1.CSRC issues rules for new tech board
On Wednesday, China’s securities regulator (CSRC) issued draft rules that will govern trading on the Shanghai Stock Exchange’s much-ballyhooed new innovation board.
The idea is to set clear rules for companies to IPO– and a higher bar than normal for investors to participate.
Key details (Asia Times):
- “There are five different sets of market capitalization requirements for [an] initial public offering.”
- “Companies with an estimated market value of no less than three billion yuan…are eligible for applying for an IPO.”
- “There will be no price limit for the first five trading days after the IPO.”
- “Following that, the price of a stock is not allowed to rise or fall by more than 20% in one trading day.”
- “This compares to the 5% limit in other trading boards in the A-share market.”
- “[For] individual investors [to participate they] must have no less than 500,000 yuan in daily average assets.”
Get smart: The current state of China’s stock exchanges is so badthat in many ways it makes sense to just start from scratch. But regulators will have to stringently enforce the new rules before foreign investors have faith in the new board.
Asia Times: Securities regulator unveils plan for new ST trading board
2.PMIs signal nothing
You know it’s a slow news day when we coverPMI releases.
The details, from Bloomberg:
- “The first official gauge of China’s economy in 2019 showed a slowdown in the manufacturing sector eased off a little in January, though uncertainty over the future of trade with the U.S. remains a headwind.”
- “The official manufacturing purchasing managers index came in at 49.5 in January from 49.4 in December, remaining below the 50 mark that signifies contraction.”
- “A gauge of new export orders also improved slightly, while a measure of activity in services and construction showed robust expansion, improving for a second month.”
To us, the headline hereis that the manufacturing sector remained in contractionary territory for two consecutive months. The fact that the index was slightly less negative in the month doesn’t say a whole lot.
Get smart: The first two months of the year are a data black hole, as most monthly economic numbers aren’t reported. That means markets will be searching for signs in indicators that don’t really say much about the actual state of things.
Bloomberg: China Manufacturing Shows Resilience Amid Trade War, Slowdown
3.Party insider takes #2 spot at MoFA
The Ministry of Foreign Affairs (MoFA) has a new Party Secretary.
Official media announced yesterday that 56-year-old Qi Yu will be taking over the post.
Get smart: At MoFA, the Party secretary is not more powerful than the minister. Instead, Qi, like his predecessors before him, will be a vice minister, and second in command to minister (and state councilor) Wang Yi.
Why Qi’s appointment is so surprising: Qi has no diplomatic experience. That’s unheard of for a MoFA Party secretary, who is usually a seasoned diplomat.
- Qi is a Party man through and through, having spent most of his career working for various local Organization Departments.
- He has spent the last four years as deputy head of the Central Organization Department.
- Prior to that he headed the Jilin Organization Department (2013-2015) and the Qinghai Organization Department (2007-2013).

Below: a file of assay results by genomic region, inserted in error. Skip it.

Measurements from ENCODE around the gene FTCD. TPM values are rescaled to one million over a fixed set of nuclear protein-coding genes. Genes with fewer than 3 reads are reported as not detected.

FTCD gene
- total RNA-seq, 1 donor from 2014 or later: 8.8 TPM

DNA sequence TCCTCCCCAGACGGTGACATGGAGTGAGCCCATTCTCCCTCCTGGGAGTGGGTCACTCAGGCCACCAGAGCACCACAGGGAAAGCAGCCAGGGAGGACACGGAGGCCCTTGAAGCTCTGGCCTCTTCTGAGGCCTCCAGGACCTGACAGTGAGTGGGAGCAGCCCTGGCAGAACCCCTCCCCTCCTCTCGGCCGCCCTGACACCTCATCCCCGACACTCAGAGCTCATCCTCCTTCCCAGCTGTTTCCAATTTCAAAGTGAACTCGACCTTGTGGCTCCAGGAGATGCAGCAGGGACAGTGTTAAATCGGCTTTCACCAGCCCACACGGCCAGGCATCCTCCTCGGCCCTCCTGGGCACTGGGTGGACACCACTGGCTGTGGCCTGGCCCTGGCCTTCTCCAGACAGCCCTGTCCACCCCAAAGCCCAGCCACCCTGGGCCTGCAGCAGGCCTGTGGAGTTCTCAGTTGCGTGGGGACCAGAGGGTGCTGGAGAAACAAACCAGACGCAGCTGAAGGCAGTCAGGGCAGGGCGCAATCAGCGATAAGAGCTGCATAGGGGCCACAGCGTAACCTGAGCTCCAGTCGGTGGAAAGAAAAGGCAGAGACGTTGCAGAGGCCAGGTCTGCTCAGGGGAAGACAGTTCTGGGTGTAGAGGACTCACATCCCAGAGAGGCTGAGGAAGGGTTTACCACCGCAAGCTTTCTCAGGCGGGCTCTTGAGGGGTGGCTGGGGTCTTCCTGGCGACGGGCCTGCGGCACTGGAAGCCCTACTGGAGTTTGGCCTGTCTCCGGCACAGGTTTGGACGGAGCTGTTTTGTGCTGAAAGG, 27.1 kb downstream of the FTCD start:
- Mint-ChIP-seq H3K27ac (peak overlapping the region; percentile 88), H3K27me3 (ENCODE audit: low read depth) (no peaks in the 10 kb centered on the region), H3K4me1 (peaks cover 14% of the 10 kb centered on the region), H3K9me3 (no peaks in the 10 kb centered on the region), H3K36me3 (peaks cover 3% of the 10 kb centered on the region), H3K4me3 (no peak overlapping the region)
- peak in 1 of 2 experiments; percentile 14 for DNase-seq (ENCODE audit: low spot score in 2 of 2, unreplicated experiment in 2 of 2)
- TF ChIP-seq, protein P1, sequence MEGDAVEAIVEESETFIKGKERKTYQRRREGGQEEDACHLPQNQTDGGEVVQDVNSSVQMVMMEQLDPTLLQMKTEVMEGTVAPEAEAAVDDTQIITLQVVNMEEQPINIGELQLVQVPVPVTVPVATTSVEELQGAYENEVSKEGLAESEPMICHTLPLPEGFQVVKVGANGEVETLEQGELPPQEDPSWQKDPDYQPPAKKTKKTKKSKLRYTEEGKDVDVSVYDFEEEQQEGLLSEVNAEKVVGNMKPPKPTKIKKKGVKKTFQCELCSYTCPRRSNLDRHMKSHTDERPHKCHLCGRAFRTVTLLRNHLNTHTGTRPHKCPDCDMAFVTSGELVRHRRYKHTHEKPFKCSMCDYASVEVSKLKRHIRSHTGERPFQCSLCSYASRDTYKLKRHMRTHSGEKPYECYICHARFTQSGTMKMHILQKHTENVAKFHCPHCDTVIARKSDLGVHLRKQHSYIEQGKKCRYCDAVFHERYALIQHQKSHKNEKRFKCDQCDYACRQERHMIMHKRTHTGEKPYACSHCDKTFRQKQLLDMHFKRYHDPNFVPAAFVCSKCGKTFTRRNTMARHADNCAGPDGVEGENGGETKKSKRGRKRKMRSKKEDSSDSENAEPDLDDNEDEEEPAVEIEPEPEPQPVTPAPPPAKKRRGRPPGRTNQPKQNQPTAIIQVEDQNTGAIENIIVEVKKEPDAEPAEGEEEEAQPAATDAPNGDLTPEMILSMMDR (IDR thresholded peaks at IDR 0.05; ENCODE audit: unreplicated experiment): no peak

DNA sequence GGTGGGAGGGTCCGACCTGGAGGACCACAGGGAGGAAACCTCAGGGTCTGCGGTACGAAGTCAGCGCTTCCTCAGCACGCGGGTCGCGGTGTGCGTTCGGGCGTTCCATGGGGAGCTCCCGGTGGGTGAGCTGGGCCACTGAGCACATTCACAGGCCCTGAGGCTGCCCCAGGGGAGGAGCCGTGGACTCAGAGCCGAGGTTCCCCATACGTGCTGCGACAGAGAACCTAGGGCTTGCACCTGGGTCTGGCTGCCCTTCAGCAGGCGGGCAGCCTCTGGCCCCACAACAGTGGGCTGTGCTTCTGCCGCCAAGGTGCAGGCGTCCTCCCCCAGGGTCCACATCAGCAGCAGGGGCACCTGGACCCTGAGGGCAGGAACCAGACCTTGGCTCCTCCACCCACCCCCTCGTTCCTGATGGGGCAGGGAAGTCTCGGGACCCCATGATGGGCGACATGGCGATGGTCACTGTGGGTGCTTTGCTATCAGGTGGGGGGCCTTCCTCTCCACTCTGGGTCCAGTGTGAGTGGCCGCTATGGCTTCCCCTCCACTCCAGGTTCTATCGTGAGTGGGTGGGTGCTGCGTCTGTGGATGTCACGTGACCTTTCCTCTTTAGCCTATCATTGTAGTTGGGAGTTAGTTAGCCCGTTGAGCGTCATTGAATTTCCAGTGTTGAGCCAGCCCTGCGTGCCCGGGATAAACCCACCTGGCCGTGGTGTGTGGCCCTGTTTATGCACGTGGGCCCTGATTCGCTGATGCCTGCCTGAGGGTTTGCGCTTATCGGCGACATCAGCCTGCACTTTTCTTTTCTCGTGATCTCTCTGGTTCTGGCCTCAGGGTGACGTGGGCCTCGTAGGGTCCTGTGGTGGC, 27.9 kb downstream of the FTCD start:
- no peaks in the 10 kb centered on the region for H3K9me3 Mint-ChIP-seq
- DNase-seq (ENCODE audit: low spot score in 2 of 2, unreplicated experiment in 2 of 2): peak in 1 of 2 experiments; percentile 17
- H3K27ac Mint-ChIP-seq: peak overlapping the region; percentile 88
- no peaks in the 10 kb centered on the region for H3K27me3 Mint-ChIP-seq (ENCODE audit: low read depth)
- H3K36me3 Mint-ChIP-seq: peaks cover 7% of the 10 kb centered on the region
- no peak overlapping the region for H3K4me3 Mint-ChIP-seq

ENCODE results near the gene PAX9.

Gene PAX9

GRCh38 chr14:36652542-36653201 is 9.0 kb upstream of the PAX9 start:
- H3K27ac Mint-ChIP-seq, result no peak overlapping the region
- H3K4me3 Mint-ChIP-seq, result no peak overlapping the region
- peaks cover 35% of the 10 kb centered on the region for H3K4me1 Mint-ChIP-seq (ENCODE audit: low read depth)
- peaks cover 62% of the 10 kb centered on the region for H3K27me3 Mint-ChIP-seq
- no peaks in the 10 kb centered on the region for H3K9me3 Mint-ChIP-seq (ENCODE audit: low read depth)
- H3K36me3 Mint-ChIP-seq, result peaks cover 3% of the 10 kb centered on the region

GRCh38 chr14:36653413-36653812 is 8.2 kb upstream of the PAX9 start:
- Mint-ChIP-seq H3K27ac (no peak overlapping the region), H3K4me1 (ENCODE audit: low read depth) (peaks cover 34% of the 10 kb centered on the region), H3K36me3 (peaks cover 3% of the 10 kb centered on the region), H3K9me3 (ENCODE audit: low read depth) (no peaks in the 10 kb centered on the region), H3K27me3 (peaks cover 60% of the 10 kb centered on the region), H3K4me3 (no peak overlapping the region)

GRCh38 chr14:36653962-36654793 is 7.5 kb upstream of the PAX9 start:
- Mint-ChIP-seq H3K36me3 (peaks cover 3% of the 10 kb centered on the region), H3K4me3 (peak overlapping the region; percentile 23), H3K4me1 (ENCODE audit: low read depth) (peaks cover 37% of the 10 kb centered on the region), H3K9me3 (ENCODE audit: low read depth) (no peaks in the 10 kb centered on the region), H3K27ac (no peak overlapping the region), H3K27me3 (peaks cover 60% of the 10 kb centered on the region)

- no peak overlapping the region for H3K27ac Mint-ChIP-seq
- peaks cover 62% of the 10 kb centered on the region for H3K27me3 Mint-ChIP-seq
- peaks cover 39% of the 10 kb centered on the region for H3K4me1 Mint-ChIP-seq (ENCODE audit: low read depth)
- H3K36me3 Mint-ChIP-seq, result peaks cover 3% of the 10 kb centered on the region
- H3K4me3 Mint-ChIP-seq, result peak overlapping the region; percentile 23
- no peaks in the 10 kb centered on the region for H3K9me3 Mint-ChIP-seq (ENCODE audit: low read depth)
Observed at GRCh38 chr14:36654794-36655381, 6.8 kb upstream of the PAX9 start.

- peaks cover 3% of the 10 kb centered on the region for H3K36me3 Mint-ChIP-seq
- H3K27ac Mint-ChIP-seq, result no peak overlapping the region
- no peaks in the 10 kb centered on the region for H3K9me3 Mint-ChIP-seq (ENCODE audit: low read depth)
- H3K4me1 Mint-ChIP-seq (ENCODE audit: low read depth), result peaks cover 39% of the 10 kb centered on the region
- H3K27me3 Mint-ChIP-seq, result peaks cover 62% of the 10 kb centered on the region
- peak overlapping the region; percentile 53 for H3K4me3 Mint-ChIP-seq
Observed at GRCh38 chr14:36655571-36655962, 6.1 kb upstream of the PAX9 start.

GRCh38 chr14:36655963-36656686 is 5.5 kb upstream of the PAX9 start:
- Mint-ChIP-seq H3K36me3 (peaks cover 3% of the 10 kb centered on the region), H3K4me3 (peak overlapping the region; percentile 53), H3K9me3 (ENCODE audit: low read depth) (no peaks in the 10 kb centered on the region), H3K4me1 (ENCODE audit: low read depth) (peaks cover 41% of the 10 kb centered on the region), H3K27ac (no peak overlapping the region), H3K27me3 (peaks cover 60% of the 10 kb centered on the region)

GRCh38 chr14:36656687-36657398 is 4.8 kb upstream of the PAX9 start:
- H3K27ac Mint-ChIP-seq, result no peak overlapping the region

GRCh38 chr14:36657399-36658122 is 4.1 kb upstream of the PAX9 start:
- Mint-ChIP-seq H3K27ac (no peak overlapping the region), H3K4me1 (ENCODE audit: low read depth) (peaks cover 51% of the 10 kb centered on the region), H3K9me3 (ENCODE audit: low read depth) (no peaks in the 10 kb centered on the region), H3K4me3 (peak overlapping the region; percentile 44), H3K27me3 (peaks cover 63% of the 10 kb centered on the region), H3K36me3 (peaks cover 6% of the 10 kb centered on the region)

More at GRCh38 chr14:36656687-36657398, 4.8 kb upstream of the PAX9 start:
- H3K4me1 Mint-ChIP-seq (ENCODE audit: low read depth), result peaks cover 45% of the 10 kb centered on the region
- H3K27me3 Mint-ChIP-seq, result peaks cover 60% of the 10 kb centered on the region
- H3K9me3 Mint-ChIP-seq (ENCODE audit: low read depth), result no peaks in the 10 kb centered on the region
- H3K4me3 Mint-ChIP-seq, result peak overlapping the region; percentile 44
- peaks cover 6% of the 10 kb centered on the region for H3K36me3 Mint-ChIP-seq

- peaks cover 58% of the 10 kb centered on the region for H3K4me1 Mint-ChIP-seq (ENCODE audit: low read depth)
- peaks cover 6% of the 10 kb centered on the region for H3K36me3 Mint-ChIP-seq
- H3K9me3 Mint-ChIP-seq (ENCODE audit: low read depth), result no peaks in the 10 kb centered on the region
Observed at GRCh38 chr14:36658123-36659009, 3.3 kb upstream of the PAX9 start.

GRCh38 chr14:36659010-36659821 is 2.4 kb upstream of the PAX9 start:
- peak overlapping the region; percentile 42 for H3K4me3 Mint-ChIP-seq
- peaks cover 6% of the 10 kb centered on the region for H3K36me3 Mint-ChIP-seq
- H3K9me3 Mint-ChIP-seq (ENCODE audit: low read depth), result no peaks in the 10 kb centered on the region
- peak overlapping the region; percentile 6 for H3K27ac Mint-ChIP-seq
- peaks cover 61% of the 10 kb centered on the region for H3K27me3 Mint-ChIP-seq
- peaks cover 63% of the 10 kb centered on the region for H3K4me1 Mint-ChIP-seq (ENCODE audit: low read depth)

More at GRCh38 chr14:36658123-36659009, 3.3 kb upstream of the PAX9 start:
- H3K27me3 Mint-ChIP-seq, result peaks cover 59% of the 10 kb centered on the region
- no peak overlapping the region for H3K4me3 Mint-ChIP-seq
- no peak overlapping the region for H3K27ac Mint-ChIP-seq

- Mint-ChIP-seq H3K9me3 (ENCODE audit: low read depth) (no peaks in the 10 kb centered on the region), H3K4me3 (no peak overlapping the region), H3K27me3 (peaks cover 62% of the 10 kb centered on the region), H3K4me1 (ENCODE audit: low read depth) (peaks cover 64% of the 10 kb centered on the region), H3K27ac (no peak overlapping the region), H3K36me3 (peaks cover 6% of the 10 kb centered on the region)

- For over 15 years, his job focused on Party-building.
Our question: How will Qi’s appointment be regarded within the ministry? He just took a job that several senior diplomats thought they were in the running for.
Why it matters: Qi’s appointment will serve to make sure that the ministry is in line with the decisions of the Party center.
4.State Council lays groundwork for property tax
At its weekly meeting on Wednesday, the State Council promised to make it easier to register property.
Here’s the plan (Gov.cn):
- “An interagency information pooling and sharing mechanism will be established so that information related to immovable property registration, including household registration, business license, tax payments and transactions, can be shared by the end of this year.”
- “The registration processes will be consolidated [and] single-window interagency services will be made available.”
- “The time required for general registration and mortgage registration will be cut to no more than 10 and five working days, respectively, by the end of this year. And both will be reduced to no more than five working days before the end of 2020.”
Why this matters: A better property registration system would lay the foundations for a property tax.
The bigger picture: A clearer picture of “who owns what” will create a better functioning real estate market.
5.Discipline commission not happy with poverty alleviation work
It’s not going to be a happy Spring Festival for many a government official.
On the eve of the holiday, the Party’s disciplineauthority (CCDI) announced the results of its recent inspections of poverty alleviation work by 11 central government agencies, 13 provincial governments and two banks (see October 10 Tip Sheet).
The CCDI’s feedback: You are not doing enough!
The commission called out the failures of specific institutions, including the Ministry of Finance, National Development and Reform Commission, and the Agricultural Bank of China (see links below).
There will be consequences. The inspection teams have singled out officials in nearly every agency and referred them to the Organization Department and/or CCDIfor further investigation.
Get smart: Eradicating poverty by 2020 is one of Xi’s signature policy initiatives. And the clock is ticking. As we get closer to the deadline, the pressure on officials to show results will only increase.
What to watch: We will see more inspections in the near future.
The bigger picture: The CCDI’s remit has broadened beyond just policing corruption. It is not increasingly focused on ensuring policy implementation.